Hiring A Good Attorney Can Be A Matter Of Time
Never too late for a post-conviction lawyer
THE PHILADELPHIA INQUIRER
Sunday, October 30, 1994
By: Sau Chan – Associated Press
ALDERSON, W.Va. – When Maureen McGinley’s lawyer couldn’t save her from 10 years in prison for dealing cocaine, she turned to Alan Ellis.
Ellis, based in San Francisco, is one of a handful of “post-conviction” attorneys who help the convicted get the most out of the federal prison system.
With Ellis’ help, McGinley’s sentence was cut to eight years and a month. McGinley, 41, is serving the last four years at the Federal Prison Camp in Alderson, a minimum-security prison for nonviolent women.
“I was told if you want the best, get Alan Ellis,” McGinley says.
“Our aim is to get my clients the lowest possible sentence to be served at the best place possible,” Ellis says. “Our names are written on all the bathroom walls of all the federal prisons of America.”
Ellis, 50, a defense lawyer for 25 years with offices in San Francisco and Philadelphia, started out representing Pennsylvania college students busted for possessing small amounts of marijuana.
“If their friends got in trouble, they would tell them about me.” He says. “So I wound up expanding my practice.” The benefits some of Ellis’ clients get are “Club Feds,” minimum-security facilities that appear at first glance to be luxury resorts rather than institutions for incarceration and punishment.
Ellis commands $350 an hour, but boasts: “I can do in one hour what another lawyer who might charge $175 an hour might take three hours to do.”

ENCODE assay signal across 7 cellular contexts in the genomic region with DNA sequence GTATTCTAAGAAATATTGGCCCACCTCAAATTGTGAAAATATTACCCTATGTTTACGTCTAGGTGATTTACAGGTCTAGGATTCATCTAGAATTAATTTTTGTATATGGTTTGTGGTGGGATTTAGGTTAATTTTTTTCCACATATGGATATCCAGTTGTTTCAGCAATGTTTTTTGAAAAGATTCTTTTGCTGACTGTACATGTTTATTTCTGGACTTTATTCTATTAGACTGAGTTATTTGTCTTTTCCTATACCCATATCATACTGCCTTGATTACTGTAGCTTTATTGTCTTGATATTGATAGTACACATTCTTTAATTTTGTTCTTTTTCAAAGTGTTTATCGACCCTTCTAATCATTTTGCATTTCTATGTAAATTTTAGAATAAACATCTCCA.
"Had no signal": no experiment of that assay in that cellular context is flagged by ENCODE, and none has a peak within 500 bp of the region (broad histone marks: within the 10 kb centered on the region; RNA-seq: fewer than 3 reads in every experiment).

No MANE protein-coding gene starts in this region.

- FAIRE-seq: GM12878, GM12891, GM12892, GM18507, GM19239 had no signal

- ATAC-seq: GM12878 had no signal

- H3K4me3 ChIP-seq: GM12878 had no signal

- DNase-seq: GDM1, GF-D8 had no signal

Gary Wallace, one of Ellis’ former clients, says Ellis helped him get released early, in April, from a minimum-security facility in Oregon.
Wallace was sentenced to 15 years in prison for one count of dealing cocaine, but Ellis reviewed his case and helped reduce the sentence by 18 months with credit for time served.
“Alan is the second-most-expensive investment you will ever make, after your house,” Wallace says. “And he may end up with your house. But good lawyers aren’t cheap, and Alan is a very good lawyer.” Wallace said he, indeed had to sell his house to pay Ellis.
Ellis says his work is necessary because not all criminal attorneys are well-versed in sentencing guidelines.
“A lot of criminal-defense attorneys might be good at trial, but they lose interest when it comes time for sentencing,” he says. “It’s not their bag. That’s where I step in.
“We look for holes in the case. I look for any attorney malpractice, judges who have made errors or prosecutors who have failed to keep their word in plea bargain.”
When Lyndon LaRouche Jr., the ultraconservative and former presidential candidate, was convicted in 1988 of defrauding the government and supporters of millions of dollars, his attorneys consulted Ellis’ firm about how to get the best sentence.
Among Ellis’ other well-known clients were former Atlantic City Mayor Michael Mathews, who was convicted of taking bribes in office, and Steven Kalish, who was convicted of running drugs with Panamanian leader Manuel Noriega.
Mathews’ attorneys consulted Ellis to advise them on what kind of sentence to ask for, and Ellis helped chip down Kalish’s sentence from 14 years to 10 years.
It also helps to have six other attorneys and a social worker on staff as well as two former Bureau of Prisons officials as consultants, Ellis says.
Ellis says his firm has a policy of not taking cases it can’t win. “We have very fragile egos,” he says. No matter where or how long Ellis’ clients serve, it’s still hard time, he said.
“They’re going through the deprivation of their liberty, which is the most important thing,” he says. “They’re away from their loved ones. There is no such thing as a conjugal visit in the federal system.